The Pamilacan swim was his second in Bohol since he swam the 13.4-km stretch from Balicasag Island to mainland Panglao Island in 2014 during the first anniversary of the 7.2 magnitude earthquake. He did it to immortalize the Boholanos who had perished during the earthquake.

Swimming in the open water is very safe so long as you have an escort boat, he said.

Macarine said he follows the Marathon Swimming Federation Rules and performs his solo swimming without floating aid or help from any human or sea vessel.

The swim isn’t easy.

“You need to be brave,” he said. “And focus on what you’re doing.”

LAWYER  Ingemar Macarine says that his Pamilacan swim was the “hardest and toughest yet.’ Contributed Photo
LAWYER Ingemar Macarine says that his Pamilacan swim was the “hardest and toughest yet.’ Contributed Photo

At one point, he had been stung by jellyfishes. Sometimes, strong currents and big waves would somehow hinder his target.  Through it all, he held his mantra close: “Psalm 23…The Lord is my shepherd, I shall not want. He makes me to lie down in green pastures: he leads me beside the still waters. He restores my soul: he leads me in the paths of righteousness for his name’s sake. Yea, though I walk through the valley of the shadow of death, I will fear no evil: for thou art with me; thy rod and thy staff they comfort me…” His family-wife Raquel, and children- Lance, 6; and Colyn, 4, are his inspiration.

He said prior to his swim, he took time to read the Bible and pray.

“I read the Bible when I am in doubt, and of course, for the Lord’s guidance. And my favorite is Psalm 23,” he said.

He has since conquered seas in United States and Philippines.

Macarine had done similar feats in the past. He was acknowledged as the first Filipino to swim the 2.7-kilometer from Alcatraz Island Penitentiary to San Francisco City in April 2014.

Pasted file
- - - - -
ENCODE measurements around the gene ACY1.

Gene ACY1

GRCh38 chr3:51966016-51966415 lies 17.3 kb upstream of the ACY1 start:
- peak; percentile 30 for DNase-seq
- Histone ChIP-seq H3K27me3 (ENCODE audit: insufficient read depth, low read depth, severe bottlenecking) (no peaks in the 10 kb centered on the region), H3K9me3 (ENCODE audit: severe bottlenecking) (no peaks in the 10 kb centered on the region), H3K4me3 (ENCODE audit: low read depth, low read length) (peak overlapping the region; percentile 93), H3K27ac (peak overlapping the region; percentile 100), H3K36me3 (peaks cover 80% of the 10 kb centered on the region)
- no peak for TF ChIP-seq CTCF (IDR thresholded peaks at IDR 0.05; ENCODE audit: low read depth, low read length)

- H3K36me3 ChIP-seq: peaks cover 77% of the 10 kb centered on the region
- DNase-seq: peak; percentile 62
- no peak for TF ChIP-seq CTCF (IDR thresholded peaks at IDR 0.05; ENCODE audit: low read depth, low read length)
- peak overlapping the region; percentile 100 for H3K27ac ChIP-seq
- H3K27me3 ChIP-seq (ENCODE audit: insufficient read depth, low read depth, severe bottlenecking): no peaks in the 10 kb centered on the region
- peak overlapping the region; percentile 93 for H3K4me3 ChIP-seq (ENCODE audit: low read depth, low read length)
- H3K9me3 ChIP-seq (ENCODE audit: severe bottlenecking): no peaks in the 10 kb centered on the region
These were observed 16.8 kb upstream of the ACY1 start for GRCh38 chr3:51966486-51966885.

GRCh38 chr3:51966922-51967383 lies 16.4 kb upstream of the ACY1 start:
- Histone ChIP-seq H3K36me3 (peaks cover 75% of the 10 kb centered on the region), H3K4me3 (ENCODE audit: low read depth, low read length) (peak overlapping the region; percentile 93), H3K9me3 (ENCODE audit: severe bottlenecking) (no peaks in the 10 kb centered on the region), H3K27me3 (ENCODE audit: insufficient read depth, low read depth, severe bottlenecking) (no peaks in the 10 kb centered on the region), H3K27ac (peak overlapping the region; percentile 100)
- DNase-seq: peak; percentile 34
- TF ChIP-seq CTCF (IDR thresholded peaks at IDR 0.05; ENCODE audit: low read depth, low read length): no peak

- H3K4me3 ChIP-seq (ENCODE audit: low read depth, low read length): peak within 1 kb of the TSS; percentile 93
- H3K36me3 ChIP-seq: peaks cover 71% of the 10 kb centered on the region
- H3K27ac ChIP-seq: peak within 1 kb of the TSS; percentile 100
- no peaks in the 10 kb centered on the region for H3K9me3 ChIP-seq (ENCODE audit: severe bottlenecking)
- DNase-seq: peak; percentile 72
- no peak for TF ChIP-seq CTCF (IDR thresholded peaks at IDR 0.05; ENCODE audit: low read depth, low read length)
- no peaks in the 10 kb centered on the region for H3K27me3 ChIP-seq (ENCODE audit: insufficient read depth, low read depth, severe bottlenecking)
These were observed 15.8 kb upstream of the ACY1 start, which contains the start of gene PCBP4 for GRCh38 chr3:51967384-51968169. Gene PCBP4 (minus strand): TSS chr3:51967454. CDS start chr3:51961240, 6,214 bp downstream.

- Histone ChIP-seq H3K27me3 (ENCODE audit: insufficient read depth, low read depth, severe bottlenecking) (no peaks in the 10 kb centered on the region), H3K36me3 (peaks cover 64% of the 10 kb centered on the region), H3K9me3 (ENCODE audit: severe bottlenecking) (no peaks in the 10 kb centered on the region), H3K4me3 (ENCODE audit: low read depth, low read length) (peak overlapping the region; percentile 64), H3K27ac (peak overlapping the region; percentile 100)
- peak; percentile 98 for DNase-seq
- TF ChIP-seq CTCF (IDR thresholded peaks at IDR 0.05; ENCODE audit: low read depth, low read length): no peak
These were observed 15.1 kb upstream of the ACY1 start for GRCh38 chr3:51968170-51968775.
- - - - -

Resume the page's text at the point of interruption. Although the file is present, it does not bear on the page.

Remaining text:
He was also the first man to conquer the Babuyan Channel by swimming from Palaui Island to Mainland Sta. Ana, Province of Cagayan with a distance of 7.2 km in 2 hours on June 15,  2014.

He was also the first man to swim from Santa Fe in Bantayan Island to San Remigio in mainland Cebu, covering the distance of 19.99 km. He spent seven hours and 45 minutes to reach mainland Cebu.

He was also the first man who attempted to swim from Visayas to  Mindanao by swimming from San Ricardo, Southern Leyte to Surigao City, Northern Mindanao. Although the swim was unsuccessful, he made a personal record of swimming 23 kilometers in five and half hours in May 2014.

Macarine was selected as one of the three Heroes of the Environment for 2015 by the World Wildlife Fund for Nature (WWF).

“I am so happy that I can inspire more people to care more for the marine environment,'” he said.

At 39, Macarine said he is in good health, and just wants to do his part in bringing about peace and friendship, as well as clean seas.

“I want our children to enjoy the same clean seas and beaches. That is my environmental advocacy,” he said, “Clean seas are very important today for the future generations.”